French insurer AXA suffers ransomware attack in Asia
Cyber criminals claim to have stolen 3TB of data including medical records and passport screenshots
Insurance group AXA has confirmed that one of its Asian business units has experienced a cyber attack, with a criminal group stating it used Avaddon ransomware to do so.
“Asia Assistance was recently the victim of a targeted ransomware attack which impacted its IT operations in Thailand, Malaysia, Hong Kong, and the Philippines. As a result, certain data processed by Inter Partner Assistance (IPA) in Thailand has been accessed,” a spokesperson for Axa Partners, the international arm of the company, told IT Pro in a statement.
The company said there was no evidence that any further data was accessed beyond IPA in Thailand and added that a dedicated taskforce with external forensic experts is investigating the incident.
“AXA takes data privacy very seriously and if IPA’s investigations confirms that sensitive data of any individuals have been affected, the necessary steps will be taken to notify and support all corporate clients and individuals impacted,” it added.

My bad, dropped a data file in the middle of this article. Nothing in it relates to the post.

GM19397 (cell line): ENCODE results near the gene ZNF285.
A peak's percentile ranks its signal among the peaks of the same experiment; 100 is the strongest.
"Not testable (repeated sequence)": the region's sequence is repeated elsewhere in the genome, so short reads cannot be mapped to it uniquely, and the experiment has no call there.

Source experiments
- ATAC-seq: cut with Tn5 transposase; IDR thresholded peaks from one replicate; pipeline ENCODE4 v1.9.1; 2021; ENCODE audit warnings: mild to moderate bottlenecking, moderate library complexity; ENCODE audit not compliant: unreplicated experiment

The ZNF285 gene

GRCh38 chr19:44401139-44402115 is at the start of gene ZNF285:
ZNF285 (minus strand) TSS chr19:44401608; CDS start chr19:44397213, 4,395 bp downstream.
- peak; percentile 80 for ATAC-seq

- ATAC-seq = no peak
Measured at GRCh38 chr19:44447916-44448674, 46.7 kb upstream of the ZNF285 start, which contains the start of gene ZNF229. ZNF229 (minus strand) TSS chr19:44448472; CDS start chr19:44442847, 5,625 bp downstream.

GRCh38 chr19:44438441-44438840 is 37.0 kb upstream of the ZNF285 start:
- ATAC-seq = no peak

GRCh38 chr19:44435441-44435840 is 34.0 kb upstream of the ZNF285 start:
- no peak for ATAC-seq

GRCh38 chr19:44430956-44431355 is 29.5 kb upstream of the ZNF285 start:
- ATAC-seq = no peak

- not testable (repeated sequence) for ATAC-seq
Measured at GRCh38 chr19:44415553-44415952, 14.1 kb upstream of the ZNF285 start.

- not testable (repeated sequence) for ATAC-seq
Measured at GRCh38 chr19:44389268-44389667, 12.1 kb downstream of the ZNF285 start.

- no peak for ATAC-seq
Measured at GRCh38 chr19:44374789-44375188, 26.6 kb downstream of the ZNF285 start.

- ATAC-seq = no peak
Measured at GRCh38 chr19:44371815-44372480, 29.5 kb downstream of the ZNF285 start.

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The post outlined that the information stolen included customers’ personally identifiable information, medical records and claims. It also included ID and passport screenshots, bank documents, hospital bills and patient medical records.
At the beginning of May, AXA announced it would stop writing cyber insurance policies in France that reimburse customers for extortion payments made to ransomware criminals, as reported by the AP. It said it was suspending the option in response to concerns from French justice and cyber security officials on the increase of ransomware globally.
This ransomware attack follows the Colonial Pipeline incident in the US that occurred last week, where the Georgia-based company reportedly paid a $5 million ransom in virtually untraceable cryptocurrency to try and fix its computer systems after being targeted by DarkSide. The hackers sent the firm a decryption tool to fix its systems but this was apparently too slow to fix problems, leaving the company relying on backups to restore systems.
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